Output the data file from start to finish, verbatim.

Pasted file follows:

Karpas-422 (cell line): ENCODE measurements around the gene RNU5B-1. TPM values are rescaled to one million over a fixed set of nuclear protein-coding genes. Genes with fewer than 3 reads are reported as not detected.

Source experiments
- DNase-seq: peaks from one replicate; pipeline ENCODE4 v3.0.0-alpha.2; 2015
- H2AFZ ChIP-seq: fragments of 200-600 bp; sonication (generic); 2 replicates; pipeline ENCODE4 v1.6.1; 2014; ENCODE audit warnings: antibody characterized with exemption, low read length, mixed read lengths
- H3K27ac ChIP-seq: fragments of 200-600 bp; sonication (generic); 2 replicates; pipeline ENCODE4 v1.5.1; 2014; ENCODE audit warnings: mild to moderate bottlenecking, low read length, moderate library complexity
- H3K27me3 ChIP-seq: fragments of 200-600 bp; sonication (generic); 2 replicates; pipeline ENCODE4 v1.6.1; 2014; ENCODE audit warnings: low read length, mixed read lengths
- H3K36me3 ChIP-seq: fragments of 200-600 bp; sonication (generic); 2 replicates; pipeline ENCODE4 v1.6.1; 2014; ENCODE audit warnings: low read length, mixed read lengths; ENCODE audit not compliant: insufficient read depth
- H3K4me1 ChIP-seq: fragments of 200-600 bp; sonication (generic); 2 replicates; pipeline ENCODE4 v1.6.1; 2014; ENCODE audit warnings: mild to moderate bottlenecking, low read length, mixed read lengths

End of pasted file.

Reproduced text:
Karpas-422 (cell line): ENCODE measurements around the gene RNU5B-1. TPM values are rescaled to one million over a fixed set of nuclear protein-coding genes. Genes with fewer than 3 reads are reported as not detected.

Source experiments
- DNase-seq: peaks from one replicate; pipeline ENCODE4 v3.0.0-alpha.2; 2015
- H2AFZ ChIP-seq: fragments of 200-600 bp; sonication (generic); 2 replicates; pipeline ENCODE4 v1.6.1; 2014; ENCODE audit warnings: antibody characterized with exemption, low read length, mixed read lengths
- H3K27ac ChIP-seq: fragments of 200-600 bp; sonication (generic); 2 replicates; pipeline ENCODE4 v1.5.1; 2014; ENCODE audit warnings: mild to moderate bottlenecking, low read length, moderate library complexity
- H3K27me3 ChIP-seq: fragments of 200-600 bp; sonication (generic); 2 replicates; pipeline ENCODE4 v1.6.1; 2014; ENCODE audit warnings: low read length, mixed read lengths
- H3K36me3 ChIP-seq: fragments of 200-600 bp; sonication (generic); 2 replicates; pipeline ENCODE4 v1.6.1; 2014; ENCODE audit warnings: low read length, mixed read lengths; ENCODE audit not compliant: insufficient read depth
- H3K4me1 ChIP-seq: fragments of 200-600 bp; sonication (generic); 2 replicates; pipeline ENCODE4 v1.6.1; 2014; ENCODE audit warnings: mild to moderate bottlenecking, low read length, mixed read lengths